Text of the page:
6:12 ACFD calls USCG to get a cell phone number for a contact on the USCG boat. Subsequent to this, there are various calls about AFD trying to communicate with the USCG boat via cell phone or marine radio.

10:16 Oakland Fire Department calls ACFD saying they have USCG on the line requesting a shallow-bottom boat from Oakland FD.

(By this time, it appears that USCG has discovered that the boat they have dispatched drafts too deeply to approach the victim, Raymond Zack, and they are calling for a back-up shallow-water boat from another agency. An Alameda PD press release after the incident stated that the USCG vessel dispatched from San Francisco could not get close to Zack “due to the shallow nature of the bay.”)

12:25 It’s not clear, but it appears that at this time ACFD spoke with Oakland FD for a shallow-bottom boat. Subsequent discussions with Oakland FD take place.

15:37 USCG in San Francisco calls ACFD to indicate that a Good Samaritan has pulled Raymond Zack into the beach.

16:32 “Don in Medic 1,” apparently Alameda FD firefighter Donald Pemberton, assigned to Apparatus ID “M01,” based on the Alameda FD incident report, calls ACFD. ACFD asks, “Well, who was the second ambulance for?”

“Don in Medic 1” responds, saying, “…we had run through all our batteries on the autopulse….Yea, he’s done. Yea, so we called in to see if we could get the autopulse up and working…He uh, had the ability to make a bad decision and did.”

(An autopulse is apparently an automatic chess compressor used to respond to cardiac arrest. Note that while the telephone recordings suggest that a second ambulance was dispatched, this is not confirmed by the transcript of the radio transmissions released by the City of Alameda nor by the copy of the radio transmission recordings released by the City.)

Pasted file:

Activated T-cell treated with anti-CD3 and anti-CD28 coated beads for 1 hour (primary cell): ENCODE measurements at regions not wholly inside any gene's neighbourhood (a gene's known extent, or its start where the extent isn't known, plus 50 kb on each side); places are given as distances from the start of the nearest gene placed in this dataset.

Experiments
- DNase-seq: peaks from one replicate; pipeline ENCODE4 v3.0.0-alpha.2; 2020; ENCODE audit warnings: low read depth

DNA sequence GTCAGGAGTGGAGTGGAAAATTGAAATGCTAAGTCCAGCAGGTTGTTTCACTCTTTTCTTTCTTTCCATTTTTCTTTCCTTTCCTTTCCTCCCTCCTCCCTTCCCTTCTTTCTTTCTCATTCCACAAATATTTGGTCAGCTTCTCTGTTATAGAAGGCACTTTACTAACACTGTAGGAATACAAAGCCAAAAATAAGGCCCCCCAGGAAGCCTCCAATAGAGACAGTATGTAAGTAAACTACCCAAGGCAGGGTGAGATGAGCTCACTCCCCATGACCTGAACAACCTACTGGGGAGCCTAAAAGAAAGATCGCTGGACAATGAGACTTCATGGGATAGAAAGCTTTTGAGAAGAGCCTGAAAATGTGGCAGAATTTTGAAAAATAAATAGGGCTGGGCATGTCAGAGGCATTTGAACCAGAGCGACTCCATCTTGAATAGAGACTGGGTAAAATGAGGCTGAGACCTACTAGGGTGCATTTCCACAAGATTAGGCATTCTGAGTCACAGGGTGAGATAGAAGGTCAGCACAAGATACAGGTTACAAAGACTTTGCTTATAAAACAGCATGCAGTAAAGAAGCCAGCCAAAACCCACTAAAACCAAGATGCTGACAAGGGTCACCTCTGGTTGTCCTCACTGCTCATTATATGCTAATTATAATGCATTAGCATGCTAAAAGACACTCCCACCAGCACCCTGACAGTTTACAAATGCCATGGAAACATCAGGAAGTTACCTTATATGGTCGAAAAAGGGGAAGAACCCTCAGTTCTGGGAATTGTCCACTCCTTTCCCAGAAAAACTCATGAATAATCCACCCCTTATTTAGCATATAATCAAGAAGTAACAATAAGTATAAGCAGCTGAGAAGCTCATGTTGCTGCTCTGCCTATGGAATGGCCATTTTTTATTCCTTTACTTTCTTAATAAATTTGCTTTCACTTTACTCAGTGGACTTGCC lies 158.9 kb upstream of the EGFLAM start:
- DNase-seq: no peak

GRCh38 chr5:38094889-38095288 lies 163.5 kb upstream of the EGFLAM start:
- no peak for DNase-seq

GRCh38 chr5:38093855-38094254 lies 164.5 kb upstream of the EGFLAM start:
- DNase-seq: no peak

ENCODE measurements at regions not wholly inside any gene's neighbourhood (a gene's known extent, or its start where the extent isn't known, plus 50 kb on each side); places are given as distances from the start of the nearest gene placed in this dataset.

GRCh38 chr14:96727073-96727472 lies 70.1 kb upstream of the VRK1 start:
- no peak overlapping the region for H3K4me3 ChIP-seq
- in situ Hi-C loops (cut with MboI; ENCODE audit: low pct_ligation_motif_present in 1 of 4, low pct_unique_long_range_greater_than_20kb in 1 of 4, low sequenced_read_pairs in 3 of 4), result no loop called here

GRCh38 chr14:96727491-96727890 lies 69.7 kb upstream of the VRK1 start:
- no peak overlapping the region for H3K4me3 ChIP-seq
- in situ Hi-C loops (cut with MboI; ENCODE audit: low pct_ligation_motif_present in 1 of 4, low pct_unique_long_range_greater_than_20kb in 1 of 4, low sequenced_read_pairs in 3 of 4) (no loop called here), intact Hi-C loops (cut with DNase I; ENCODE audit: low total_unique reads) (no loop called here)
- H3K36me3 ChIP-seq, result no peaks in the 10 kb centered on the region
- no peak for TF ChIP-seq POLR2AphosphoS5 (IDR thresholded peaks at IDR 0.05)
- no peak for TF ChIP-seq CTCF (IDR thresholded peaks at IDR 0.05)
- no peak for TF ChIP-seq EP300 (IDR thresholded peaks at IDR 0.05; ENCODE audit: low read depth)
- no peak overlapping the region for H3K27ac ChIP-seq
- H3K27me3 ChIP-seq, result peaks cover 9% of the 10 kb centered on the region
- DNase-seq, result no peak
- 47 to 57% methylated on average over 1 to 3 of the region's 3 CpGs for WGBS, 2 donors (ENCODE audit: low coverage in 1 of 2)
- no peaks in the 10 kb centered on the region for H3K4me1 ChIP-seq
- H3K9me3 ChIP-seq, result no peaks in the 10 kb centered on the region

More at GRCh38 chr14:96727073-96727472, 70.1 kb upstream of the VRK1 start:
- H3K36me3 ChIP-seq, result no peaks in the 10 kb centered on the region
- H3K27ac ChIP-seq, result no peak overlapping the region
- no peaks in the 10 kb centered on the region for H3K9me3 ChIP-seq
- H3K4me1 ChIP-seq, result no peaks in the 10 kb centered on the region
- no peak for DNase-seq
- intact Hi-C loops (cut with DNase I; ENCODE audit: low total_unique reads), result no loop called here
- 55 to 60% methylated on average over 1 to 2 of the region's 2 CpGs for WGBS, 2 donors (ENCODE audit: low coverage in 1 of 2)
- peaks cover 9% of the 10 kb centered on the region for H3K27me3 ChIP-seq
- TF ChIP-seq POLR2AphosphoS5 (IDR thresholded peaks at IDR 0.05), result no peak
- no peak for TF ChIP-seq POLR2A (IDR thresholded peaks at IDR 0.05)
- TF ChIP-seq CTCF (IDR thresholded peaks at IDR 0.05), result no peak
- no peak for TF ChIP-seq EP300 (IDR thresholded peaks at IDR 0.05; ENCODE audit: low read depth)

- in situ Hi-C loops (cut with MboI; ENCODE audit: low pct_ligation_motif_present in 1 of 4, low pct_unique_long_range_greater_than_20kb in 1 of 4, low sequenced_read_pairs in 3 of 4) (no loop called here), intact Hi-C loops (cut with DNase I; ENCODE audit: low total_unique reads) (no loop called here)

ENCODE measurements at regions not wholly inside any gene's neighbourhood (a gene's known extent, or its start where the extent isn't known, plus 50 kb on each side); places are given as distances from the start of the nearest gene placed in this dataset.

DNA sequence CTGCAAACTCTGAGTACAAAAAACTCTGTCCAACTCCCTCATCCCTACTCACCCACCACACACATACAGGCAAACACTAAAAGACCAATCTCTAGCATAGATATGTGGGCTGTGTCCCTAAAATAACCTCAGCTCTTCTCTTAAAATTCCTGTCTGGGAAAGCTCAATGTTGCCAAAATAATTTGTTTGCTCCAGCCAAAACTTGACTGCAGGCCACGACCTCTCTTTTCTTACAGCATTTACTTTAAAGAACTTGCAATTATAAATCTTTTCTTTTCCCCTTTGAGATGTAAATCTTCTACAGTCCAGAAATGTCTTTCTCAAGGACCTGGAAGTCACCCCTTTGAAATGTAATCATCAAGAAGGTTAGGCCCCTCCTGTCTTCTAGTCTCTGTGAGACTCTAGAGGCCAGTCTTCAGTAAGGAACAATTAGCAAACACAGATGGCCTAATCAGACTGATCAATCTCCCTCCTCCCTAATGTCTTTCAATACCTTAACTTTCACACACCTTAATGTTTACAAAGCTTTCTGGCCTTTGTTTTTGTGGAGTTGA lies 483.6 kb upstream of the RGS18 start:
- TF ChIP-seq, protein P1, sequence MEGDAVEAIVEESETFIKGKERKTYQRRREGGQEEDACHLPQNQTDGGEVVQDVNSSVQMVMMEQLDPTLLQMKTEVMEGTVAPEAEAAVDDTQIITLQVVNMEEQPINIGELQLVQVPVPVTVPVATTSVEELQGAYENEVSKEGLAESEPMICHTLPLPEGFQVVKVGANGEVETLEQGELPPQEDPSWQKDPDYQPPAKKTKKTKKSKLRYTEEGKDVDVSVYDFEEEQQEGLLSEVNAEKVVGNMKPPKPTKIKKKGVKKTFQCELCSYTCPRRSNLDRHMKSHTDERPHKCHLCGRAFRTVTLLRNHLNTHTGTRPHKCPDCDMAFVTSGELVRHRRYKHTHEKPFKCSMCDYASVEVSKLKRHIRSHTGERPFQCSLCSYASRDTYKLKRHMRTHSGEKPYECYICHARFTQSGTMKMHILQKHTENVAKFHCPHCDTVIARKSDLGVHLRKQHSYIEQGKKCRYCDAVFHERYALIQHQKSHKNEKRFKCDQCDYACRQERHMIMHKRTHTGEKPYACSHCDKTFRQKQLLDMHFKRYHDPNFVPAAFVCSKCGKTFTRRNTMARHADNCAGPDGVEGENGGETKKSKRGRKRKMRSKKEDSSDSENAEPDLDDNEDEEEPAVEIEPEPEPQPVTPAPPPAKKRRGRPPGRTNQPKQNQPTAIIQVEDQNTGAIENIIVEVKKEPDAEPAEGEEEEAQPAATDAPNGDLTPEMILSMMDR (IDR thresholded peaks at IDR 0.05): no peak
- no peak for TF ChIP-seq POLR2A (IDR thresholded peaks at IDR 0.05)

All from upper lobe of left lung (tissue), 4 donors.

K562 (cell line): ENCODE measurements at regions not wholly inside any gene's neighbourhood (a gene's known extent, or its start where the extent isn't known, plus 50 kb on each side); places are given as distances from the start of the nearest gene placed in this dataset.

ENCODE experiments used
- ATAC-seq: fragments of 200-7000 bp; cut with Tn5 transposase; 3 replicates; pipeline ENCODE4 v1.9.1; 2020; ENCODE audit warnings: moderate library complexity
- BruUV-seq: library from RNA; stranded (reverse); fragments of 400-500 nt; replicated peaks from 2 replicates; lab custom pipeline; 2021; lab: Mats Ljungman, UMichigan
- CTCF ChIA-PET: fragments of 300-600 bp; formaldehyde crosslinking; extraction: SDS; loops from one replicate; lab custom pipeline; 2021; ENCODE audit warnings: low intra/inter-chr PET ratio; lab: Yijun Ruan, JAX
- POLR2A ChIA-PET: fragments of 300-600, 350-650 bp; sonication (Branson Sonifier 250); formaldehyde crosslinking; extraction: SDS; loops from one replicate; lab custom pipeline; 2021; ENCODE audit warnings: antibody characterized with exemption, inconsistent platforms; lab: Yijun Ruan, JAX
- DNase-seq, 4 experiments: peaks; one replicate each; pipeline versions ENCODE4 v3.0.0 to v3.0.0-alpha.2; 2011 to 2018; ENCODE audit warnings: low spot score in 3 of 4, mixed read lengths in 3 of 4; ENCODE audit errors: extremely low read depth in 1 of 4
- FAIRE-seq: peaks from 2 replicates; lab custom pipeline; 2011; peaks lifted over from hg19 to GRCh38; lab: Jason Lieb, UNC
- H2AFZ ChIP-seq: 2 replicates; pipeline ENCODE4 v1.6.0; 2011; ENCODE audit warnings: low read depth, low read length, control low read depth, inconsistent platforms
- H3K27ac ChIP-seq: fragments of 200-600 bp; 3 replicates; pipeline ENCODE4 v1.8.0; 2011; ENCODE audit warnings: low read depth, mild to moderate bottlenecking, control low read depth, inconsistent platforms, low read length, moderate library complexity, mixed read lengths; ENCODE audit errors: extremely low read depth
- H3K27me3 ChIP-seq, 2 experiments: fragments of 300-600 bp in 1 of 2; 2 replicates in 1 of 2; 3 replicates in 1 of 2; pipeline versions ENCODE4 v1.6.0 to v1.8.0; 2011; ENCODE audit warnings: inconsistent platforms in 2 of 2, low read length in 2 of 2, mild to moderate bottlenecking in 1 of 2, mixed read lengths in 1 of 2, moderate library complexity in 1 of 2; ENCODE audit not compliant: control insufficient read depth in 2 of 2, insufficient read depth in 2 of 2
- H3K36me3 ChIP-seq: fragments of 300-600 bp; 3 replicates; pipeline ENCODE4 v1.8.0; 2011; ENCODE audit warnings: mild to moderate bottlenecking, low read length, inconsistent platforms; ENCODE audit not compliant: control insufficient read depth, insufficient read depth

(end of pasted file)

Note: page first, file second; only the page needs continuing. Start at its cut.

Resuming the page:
5 comments to Alameda Fire Dispatch Phone Recordings Paint a Picture of Confusion, Equipment Failures

  • carol gottstein md

    The Autopulse is an automated CPR machine made by ZOLL. According to the manufacturer’s description online, it is NOT, repeat, NOT an AED=automated external defibrillator, as is found on the walls of the Mastick Senior Center & Alameda Main Library, which apparently civilians are expected to be able to use. If AFD did not use an AED or have one available, I believe the handling of the Crown Beach incident may have been below the minimum standard of care for treatment of a hypothermia victim. Cardiac arrest due to hypothermia might be resucitatable w/a defibrillator. Go to this link=

  • Liz Williams

    Thanks for weighing in, Carol. I’ve also been confused about how little time there was between the time Raymond Zack was put in the ambulance (12:31) and his time of death (12:58, according to the coroner). It’s my understanding that hypothermia patients must be warmed to normal temperature before they can be pronounced dead. It seems the standard of care here would have been CPR through rewarming; not an EMT deciding someone was “done,” after discovering that a crucial piece of equipment was unusable.

    I thought our firefighters were incompetent cowards before all this came to light. Now I think they may be monsters.

  • Bob

    and what amount of money do we pay those guys?

  • […] Action Alameda News: ALAMEDA FIRE DISPATCH PHONE RECORDING PAINT A PICTURE OF CONFUSION, EQUIPMENT FAILURES , by David Howard  << how do you spell DERELICTION OF DUTY?  Which is exactly what you […]

  • acreccsucks

    Listen closely to the tape – ACRECC dispatcher Traci is too confused to handle this call properly, and ACRECC dispatch supervisor Christina is too busy being flirty and arrogant to handle this call properly. When USCG called OFD directly to ask for shallow draft boat, OFD calls Christina at ACRECC to confirm and Christina cancels Oakland’s response. Error! The reason USCG called OFD directly is because USCG needed a resource that OFD had. Think about it.